Chemistry of Soap Making

Understanding the chemistry of soap making will help you better understand the process that goes on when you make soap. It will help you develop a true skill for your craft and turn you in an expert soap maker, able to create your won soap recipes with your own measurements.

Historical Chemistry

To make soap, you need to mix animal fats or oil with an alkaline solution. From reading the history of soap, you know that it is a mixture of animal fats or oils with ash. In this simple description, it is the ash that contains an alkaline solution which helps create the soap.

Throughout the course of soap making history, however, scientists and inventors sought to improve the conditions and materials which were used to make soap. The first breakthrough came in 1791, when Nicholas LeBlanc discovered a way to make sodium carbonate (an alkaline solution) from simple table salt. This method was able to yield good quality soda ash in large quantities. As a result, ash from fireplaces were no longer used to make soaps, and soap could be produced on a larger scale.

Next came Ernest Solvay, a chemist who invented the ammonia process. This reduced the cost of making soda ash, as well as greatly increased the quantities that could be produced. Other chemists, such as Michel Eugene Chevreul, who discovered the chemical nature and relationship of fats, glycerine, and fatty acids, also contributed scientific research to the chemistry of soap making.

The chemistry of soap making remained the same until 1916 during the time of World War I in Germany. There was a shortage of fats for soap making in the country, and the scientists had to find a way to synthesize non-soap washing and cleansing products in order to form raw materials to make their soap. These synthetic detergents, as they were called at the time, were found to be very effective at cleansing. Plus, they had the added bonus of not combining with the mineral salts often found in water, making it longer lasting.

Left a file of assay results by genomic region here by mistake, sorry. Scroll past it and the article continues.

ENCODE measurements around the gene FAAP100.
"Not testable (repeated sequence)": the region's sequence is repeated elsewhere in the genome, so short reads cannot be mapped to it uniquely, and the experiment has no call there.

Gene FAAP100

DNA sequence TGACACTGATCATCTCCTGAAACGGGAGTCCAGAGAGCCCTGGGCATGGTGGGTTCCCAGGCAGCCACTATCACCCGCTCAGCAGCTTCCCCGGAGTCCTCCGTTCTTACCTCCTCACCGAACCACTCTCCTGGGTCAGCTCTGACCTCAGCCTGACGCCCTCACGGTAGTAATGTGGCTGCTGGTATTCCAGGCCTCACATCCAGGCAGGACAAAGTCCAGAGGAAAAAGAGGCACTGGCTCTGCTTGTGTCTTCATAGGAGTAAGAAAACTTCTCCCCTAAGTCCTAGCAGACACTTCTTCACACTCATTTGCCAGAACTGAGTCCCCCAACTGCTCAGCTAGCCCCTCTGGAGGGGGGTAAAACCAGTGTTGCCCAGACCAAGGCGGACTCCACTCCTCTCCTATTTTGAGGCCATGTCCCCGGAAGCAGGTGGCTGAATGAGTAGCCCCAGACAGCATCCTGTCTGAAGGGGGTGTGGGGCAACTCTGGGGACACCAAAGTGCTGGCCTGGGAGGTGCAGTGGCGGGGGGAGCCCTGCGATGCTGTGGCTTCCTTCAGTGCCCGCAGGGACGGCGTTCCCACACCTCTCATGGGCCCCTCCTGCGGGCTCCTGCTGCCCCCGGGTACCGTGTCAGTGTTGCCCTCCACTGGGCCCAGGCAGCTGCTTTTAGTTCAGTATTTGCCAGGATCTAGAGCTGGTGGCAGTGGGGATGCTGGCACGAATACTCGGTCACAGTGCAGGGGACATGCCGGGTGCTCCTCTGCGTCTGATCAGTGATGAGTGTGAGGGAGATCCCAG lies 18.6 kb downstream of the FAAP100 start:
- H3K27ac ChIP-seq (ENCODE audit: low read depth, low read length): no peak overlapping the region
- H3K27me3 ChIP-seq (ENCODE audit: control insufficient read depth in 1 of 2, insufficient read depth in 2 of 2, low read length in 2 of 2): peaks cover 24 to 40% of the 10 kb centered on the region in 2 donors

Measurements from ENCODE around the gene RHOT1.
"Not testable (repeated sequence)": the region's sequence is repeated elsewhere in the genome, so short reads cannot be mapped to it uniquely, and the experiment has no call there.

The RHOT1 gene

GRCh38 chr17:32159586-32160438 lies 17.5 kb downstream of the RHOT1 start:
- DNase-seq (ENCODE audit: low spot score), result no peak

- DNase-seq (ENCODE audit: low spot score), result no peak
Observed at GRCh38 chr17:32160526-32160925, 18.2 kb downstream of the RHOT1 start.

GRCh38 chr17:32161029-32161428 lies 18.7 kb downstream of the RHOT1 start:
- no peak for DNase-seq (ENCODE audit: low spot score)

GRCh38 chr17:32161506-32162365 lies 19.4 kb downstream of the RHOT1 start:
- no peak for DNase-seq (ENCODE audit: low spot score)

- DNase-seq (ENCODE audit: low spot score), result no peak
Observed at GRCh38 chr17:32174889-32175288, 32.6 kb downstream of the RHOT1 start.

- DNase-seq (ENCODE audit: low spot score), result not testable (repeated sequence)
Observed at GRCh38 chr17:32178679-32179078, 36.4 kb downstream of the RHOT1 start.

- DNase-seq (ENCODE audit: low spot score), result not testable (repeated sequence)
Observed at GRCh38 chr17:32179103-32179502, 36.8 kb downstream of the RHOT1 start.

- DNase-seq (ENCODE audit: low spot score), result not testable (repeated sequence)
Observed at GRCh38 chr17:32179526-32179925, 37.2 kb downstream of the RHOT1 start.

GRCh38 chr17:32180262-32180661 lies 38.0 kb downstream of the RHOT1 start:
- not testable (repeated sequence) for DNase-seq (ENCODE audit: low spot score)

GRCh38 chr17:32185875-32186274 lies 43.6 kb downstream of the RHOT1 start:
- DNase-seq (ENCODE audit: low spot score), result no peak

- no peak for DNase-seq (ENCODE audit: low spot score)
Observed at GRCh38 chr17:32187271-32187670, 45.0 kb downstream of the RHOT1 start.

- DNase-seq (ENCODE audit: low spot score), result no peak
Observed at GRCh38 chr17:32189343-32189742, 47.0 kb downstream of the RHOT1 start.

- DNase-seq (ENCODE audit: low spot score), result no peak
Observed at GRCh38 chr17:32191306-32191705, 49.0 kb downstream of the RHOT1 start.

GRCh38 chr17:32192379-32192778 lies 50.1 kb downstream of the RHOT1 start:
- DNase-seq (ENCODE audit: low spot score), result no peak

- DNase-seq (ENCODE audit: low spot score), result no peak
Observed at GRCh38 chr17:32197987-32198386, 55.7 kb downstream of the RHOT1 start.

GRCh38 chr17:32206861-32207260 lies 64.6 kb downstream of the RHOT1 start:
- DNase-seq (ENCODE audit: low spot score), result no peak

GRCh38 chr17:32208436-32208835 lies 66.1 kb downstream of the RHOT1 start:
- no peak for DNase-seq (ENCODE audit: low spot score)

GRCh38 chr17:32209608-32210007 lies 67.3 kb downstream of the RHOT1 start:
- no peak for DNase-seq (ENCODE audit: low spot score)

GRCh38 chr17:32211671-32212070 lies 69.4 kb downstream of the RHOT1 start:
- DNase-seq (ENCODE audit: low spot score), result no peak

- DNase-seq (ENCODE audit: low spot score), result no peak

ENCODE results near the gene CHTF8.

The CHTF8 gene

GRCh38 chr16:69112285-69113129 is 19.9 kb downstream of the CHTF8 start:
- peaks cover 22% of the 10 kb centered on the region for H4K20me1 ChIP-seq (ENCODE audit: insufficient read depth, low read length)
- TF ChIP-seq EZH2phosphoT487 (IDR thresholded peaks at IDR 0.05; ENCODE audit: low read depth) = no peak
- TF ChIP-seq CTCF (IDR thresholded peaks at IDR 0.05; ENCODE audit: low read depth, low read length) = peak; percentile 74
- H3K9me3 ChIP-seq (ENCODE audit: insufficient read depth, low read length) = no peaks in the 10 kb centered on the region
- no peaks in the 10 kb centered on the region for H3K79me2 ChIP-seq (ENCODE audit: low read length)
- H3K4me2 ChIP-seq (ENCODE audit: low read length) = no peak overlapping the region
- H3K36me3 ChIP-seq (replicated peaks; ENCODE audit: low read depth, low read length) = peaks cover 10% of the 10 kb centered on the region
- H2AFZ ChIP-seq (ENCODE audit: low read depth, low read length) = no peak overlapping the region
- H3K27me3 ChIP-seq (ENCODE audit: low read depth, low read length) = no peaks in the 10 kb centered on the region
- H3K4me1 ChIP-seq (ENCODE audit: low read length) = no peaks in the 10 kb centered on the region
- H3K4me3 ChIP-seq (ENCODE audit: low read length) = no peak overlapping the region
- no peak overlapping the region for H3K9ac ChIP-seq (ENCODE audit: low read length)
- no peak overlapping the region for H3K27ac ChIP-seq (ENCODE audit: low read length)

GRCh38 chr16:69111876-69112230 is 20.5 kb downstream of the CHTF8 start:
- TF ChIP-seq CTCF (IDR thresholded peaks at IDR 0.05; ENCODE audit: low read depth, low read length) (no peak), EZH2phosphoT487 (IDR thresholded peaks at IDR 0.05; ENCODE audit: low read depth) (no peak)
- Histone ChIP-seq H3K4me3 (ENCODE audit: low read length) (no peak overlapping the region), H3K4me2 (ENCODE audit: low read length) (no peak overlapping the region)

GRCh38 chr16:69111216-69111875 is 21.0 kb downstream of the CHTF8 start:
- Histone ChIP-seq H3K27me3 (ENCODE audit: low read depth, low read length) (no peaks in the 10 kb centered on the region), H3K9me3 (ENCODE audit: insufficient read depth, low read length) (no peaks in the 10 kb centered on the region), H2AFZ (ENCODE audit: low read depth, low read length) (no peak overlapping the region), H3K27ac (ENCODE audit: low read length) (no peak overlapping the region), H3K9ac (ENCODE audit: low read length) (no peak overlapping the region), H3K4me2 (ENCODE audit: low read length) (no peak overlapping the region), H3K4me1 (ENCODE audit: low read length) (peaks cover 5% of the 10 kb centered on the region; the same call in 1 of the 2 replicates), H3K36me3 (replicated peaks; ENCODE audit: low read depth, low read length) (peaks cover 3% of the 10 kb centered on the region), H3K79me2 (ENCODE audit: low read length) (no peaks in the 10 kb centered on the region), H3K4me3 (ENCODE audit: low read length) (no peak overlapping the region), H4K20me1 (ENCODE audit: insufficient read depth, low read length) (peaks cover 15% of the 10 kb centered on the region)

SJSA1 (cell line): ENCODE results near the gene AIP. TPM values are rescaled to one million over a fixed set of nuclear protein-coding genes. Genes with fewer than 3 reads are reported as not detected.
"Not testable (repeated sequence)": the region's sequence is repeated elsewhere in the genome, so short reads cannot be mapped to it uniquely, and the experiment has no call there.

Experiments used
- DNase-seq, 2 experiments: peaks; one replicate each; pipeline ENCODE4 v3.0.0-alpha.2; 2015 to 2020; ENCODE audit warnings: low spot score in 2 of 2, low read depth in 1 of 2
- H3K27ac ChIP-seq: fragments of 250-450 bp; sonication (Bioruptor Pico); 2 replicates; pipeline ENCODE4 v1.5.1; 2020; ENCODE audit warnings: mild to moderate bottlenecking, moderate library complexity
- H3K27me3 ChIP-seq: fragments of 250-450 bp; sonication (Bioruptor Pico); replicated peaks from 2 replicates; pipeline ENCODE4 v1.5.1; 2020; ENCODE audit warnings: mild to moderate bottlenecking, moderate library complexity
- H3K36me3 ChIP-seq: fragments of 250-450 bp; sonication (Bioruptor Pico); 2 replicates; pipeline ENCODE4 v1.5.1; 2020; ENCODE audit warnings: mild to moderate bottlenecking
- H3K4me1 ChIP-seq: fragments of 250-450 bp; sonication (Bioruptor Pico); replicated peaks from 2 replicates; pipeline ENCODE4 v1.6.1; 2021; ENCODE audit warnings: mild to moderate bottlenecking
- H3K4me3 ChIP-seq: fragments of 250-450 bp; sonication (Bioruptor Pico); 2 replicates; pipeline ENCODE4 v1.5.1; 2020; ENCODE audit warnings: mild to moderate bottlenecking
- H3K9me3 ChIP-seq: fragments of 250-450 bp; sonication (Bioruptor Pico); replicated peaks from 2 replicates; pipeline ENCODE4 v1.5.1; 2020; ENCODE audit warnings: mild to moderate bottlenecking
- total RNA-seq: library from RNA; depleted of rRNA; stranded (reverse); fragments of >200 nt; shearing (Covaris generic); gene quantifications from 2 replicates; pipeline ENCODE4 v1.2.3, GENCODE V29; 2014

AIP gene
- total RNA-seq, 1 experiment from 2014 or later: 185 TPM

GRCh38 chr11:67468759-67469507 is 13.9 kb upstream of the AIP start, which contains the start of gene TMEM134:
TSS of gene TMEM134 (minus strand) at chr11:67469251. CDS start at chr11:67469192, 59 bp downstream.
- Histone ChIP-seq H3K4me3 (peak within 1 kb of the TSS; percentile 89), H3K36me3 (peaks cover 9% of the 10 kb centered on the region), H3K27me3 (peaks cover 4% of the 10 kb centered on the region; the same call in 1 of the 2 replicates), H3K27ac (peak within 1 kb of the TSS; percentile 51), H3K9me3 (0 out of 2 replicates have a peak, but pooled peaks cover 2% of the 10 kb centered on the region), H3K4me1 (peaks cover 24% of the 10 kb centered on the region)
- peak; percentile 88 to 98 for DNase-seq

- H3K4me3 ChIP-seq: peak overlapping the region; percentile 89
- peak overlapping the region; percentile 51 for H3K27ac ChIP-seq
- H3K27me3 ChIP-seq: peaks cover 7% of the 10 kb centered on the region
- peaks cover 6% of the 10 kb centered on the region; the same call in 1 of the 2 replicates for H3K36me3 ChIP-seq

Modern Chemistry

Modern soap is made up of the sodium or potassium salts of fatty acids, you may know these by the names 'crude soap' or 'glycerol.' To create this soap, a soap maker has to make oils or animal fat react with an alkaline solution known as lye or caustic soda. An alkaline solution is used because alkaline solutions are bases (as opposed to acids) and have the ability to corrode. When the fats and lye combine, a process called 'saponification' takes place.

In the process of saponification the fats in the mixture are hydrolyzed, meaning hydrogen atoms are released from the bonds that hold them together to water molecules. Specifically, the alkali (in this case lye) splits the molecules of fats or oils into two major parts known as glycerin and fatty acids. Next, the sodium or potassium components of the alkaline solution (lye) join with the fatty acids. The combination of sodium or potassium with the fatty acids creates the end product we know of as soap.

Because of this process, soaps have the ability to dissolve in water, but at the same time to dissolve grease or oils and help the water carry this away. It is this property of soap that gives it the ability to clean. A simpler way of seeing it is that soap has the ability to bridge the gap between oil and water, allowing them to mix and therefore able to wash away.

Given this knowledge, you can experiment making your own soap recipes. You simply have to keep in mind how much lye you should match with certain amounts of animal fats or oils, and what combinations will yield different types of soap. Good luck!